The presence of hydronephrosıs ın stagıng bladder cancer: an omınous sıgn
İ. Türker, Köksal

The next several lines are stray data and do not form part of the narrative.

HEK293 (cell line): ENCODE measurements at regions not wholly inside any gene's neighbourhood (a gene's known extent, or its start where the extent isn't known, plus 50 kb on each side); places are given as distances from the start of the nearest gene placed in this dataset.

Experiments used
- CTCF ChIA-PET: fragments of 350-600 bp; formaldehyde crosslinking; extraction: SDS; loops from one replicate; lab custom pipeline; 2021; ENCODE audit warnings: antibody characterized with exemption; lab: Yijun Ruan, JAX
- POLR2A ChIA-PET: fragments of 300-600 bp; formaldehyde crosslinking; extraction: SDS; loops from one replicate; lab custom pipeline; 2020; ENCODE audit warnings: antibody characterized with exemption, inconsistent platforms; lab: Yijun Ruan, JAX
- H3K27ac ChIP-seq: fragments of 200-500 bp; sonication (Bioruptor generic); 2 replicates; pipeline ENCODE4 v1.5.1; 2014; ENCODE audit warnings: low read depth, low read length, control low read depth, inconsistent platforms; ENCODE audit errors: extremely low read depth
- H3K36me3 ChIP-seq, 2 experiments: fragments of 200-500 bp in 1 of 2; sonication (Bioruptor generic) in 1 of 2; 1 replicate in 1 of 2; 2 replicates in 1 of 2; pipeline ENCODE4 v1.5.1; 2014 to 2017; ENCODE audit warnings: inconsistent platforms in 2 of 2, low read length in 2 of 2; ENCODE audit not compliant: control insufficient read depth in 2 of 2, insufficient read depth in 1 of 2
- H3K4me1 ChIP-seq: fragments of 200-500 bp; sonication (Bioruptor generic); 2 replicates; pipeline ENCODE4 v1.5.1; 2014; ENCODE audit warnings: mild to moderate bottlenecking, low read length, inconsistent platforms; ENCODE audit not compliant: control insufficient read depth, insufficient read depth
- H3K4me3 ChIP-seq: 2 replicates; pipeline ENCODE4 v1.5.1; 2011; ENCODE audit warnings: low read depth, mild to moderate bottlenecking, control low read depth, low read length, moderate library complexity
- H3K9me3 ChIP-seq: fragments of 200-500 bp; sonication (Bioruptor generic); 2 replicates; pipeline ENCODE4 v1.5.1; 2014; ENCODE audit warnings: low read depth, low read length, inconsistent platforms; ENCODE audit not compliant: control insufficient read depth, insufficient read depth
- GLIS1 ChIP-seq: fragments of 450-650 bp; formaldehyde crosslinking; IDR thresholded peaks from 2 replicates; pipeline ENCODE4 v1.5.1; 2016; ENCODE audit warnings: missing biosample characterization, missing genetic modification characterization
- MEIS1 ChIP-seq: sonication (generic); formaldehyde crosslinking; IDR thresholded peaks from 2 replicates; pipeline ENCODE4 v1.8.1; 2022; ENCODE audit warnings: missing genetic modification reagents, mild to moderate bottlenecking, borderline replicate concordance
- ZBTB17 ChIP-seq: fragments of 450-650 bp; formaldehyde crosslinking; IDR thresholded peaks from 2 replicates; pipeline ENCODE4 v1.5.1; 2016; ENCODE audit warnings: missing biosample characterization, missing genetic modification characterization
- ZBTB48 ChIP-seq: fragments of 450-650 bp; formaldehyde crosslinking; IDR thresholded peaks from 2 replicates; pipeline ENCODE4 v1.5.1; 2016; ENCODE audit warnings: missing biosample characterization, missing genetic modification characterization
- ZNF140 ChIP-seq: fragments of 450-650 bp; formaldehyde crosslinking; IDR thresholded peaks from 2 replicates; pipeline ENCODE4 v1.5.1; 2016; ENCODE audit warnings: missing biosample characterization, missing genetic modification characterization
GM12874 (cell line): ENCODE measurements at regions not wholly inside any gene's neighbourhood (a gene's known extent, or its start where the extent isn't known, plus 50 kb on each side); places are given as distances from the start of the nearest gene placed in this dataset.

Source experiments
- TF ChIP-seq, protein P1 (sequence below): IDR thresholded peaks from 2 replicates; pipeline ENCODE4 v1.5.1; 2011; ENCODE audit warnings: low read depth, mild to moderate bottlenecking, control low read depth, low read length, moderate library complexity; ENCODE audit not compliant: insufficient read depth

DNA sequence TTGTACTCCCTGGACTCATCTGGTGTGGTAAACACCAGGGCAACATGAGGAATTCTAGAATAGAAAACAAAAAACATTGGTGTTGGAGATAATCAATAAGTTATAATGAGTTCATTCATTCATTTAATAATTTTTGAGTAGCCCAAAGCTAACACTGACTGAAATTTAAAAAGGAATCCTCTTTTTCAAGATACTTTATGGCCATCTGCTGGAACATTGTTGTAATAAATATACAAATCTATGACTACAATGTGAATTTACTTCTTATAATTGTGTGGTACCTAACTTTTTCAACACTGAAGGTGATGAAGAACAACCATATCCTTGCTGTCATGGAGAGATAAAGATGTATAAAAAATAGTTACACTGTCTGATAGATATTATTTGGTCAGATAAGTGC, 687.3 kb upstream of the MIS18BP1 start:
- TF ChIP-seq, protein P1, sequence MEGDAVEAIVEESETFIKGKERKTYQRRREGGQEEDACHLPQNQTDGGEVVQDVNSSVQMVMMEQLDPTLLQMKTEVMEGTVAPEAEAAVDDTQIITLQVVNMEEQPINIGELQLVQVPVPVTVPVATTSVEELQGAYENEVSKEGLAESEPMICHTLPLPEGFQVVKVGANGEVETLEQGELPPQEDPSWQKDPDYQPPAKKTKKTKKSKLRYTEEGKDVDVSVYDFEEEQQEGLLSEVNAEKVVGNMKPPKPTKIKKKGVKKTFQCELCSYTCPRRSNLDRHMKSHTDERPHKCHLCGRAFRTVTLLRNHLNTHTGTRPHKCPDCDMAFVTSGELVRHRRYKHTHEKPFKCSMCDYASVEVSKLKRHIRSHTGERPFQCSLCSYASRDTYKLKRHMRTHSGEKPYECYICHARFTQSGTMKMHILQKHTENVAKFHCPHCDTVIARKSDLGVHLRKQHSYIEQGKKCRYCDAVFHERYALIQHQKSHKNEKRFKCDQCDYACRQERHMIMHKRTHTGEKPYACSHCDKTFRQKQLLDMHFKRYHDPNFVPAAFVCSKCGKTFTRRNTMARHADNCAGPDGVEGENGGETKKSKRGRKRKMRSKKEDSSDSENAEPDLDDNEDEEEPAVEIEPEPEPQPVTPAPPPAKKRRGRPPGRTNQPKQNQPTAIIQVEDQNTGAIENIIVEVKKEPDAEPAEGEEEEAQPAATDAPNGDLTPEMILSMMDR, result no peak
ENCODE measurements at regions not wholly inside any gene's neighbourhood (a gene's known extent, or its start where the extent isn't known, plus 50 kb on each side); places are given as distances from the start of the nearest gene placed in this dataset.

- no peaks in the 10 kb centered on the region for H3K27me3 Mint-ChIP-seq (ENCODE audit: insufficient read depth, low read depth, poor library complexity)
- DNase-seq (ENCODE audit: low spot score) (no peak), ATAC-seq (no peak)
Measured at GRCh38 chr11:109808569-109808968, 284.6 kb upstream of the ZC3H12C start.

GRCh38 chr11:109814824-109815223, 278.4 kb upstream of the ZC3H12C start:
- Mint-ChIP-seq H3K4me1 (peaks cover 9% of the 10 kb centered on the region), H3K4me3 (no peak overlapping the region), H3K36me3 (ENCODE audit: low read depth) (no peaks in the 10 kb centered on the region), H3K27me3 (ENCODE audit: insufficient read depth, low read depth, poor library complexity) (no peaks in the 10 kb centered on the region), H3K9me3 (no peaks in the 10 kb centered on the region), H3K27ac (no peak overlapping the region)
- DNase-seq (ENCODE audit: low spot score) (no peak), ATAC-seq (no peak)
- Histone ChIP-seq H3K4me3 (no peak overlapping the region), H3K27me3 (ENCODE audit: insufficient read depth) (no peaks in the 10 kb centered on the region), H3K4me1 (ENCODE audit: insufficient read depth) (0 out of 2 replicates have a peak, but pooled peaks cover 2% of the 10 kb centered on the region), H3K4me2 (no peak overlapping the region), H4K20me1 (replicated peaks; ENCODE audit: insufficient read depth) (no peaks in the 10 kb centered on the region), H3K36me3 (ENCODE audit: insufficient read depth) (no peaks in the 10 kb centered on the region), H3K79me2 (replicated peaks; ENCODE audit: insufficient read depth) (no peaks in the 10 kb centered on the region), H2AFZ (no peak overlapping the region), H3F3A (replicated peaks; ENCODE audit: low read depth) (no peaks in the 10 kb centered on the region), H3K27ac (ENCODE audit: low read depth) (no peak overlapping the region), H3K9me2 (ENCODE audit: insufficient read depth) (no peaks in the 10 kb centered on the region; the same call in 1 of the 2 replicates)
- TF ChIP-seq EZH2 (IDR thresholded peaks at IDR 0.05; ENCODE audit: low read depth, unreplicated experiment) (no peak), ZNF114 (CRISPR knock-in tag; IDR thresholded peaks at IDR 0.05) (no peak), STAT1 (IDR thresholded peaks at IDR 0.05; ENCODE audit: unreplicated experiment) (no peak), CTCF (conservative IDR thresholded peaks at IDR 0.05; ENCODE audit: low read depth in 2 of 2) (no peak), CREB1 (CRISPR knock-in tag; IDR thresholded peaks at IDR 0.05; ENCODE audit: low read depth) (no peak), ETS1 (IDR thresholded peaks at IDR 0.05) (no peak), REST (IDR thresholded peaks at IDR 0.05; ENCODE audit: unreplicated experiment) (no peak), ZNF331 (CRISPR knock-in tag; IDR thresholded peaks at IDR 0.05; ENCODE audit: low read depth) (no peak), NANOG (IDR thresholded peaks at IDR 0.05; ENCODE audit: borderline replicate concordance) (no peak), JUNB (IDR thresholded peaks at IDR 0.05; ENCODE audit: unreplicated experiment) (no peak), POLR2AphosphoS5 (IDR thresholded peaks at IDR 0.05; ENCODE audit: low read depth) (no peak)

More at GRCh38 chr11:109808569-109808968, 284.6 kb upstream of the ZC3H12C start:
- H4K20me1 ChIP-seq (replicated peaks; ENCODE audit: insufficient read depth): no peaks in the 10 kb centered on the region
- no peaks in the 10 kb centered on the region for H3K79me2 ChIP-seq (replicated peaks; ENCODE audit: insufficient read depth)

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Objective: We investigated whether the presence of unilateral or bilateral upper tract obstruction could accurately predict advanced cancer stage. Methods: Six hundred and ten patients with bladder cancer entered into the tumor registries of our institutions between January 1990 and December 1994. The median patient age was 64 years (range 35 to 80). A total 75 (12%) patients had unilateral or bilateral hydronephrosis on an IVP at the time of initial diagnosis of the bladder cancer. Preoperative screening included physical examination, chest radiograph, complete blood count, blood urea nitrogen, creatinin, electrolyte analysis and IVP. Furthermore, patients were usually evaluated by bone scan and computerized tomography (CT). The diagnosis of transitional cell carcinoma was made by cystoscopy and transurethral resection of the tumor. Staging transurethral resection was done in all cases. Results: During a 5-year period 75 of 610 patients with carcinoma of the bladder had ureteral obstruction on excretory urography at the time of the initial diagnosis. Preoperative IVP revealed unilateral and bilateral hydronephrosis in 55 (73%) and 20 (27%) patients, respectively. Pathological staging revealed predominantly pT1 lesions for patients with unilateral obstruction. There were 30 (55%) patients with pT1, 10 (18%) with pT2, and 15 (27%) with pT3. Pathological staging revealed predominantly pT2 lesions for patients with bilateral obstruction. Pathological stage was pT2 in 10 (50%) cases, pT3 in 5 (25%), and pT4 in 5 (25%). Conclusion: IVP can be used in staging because hydronephrosis may Indicate the presence of a muscle-invasive bladder cancer, especially, bilateral hydronephrosis was strongly associated with advanced stage disease.